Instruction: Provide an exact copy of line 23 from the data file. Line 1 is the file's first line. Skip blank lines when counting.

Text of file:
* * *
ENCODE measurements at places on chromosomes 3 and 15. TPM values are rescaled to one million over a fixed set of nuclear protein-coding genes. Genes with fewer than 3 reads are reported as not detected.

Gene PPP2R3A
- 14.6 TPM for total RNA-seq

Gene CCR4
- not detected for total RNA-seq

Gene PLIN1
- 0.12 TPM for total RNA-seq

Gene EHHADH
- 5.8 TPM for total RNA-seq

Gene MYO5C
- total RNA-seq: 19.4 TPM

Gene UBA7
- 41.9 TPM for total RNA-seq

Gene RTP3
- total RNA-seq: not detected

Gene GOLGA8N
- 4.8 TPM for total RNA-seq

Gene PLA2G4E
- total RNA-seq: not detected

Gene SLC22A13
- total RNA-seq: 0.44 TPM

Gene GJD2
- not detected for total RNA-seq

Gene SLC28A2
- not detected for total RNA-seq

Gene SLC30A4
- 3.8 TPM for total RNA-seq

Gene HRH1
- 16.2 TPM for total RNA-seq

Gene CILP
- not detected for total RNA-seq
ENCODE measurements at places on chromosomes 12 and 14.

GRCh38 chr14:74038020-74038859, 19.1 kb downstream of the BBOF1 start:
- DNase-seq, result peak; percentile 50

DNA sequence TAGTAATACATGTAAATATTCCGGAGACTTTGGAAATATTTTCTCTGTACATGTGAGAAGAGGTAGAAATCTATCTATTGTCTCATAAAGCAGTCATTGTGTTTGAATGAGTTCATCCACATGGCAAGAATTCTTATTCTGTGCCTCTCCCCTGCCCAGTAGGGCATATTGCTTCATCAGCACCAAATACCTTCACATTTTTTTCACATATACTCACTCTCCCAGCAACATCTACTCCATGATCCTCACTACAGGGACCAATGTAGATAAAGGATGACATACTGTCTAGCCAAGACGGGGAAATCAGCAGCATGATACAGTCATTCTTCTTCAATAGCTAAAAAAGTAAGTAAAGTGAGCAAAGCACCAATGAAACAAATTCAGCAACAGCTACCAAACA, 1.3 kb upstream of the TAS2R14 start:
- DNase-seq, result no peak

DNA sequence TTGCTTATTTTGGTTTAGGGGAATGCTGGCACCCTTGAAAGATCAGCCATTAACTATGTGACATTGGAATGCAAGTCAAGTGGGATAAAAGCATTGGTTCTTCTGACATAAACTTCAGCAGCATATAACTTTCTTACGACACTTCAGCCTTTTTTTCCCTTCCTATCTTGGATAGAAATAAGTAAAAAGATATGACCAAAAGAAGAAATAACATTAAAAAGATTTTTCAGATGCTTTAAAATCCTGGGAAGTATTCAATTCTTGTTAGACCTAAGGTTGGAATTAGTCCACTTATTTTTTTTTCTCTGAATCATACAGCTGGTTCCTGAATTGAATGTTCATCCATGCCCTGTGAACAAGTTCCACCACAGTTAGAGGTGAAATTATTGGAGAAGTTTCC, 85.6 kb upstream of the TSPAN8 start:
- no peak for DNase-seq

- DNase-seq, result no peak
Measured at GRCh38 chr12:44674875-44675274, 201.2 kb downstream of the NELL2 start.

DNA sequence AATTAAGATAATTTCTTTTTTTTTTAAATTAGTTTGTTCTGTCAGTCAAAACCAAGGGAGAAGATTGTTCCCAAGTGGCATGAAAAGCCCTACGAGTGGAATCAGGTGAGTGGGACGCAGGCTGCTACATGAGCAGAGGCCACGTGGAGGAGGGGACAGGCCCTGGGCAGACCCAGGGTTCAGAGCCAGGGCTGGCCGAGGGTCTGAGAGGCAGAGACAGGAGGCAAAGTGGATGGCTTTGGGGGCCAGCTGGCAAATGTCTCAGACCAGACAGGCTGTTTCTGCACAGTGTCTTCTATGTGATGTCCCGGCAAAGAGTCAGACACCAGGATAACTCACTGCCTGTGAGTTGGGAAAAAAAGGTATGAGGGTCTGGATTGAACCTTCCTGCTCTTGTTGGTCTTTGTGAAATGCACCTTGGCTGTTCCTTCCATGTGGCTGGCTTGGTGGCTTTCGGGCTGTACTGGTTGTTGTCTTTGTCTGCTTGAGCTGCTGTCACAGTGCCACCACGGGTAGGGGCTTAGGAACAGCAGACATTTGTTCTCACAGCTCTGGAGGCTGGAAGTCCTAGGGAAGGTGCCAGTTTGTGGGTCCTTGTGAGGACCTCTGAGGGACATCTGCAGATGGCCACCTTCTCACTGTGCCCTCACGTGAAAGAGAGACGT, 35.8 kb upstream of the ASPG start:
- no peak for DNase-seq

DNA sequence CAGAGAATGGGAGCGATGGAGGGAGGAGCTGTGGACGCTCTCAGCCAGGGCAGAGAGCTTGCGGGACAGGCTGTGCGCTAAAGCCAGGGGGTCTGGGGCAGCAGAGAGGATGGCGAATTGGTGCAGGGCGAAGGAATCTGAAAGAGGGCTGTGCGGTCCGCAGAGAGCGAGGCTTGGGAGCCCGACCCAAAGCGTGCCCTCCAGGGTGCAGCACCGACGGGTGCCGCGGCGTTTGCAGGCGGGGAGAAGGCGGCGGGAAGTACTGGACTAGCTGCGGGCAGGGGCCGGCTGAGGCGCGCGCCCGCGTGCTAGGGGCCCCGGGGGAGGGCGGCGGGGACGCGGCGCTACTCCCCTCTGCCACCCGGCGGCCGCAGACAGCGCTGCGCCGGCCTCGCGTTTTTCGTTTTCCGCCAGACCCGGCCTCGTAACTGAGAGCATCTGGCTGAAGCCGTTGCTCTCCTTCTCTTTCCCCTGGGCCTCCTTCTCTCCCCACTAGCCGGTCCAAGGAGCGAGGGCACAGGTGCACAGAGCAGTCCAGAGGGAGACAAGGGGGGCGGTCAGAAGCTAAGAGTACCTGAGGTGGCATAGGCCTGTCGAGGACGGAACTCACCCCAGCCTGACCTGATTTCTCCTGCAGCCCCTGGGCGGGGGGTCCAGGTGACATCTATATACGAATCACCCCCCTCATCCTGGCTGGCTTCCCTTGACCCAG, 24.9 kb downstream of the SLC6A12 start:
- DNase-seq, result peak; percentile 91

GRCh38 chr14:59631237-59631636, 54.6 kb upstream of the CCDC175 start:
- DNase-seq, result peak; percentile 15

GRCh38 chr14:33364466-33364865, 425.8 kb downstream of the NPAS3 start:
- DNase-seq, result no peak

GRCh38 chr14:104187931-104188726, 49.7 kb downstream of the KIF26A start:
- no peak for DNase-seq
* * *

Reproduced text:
- not detected for total RNA-seq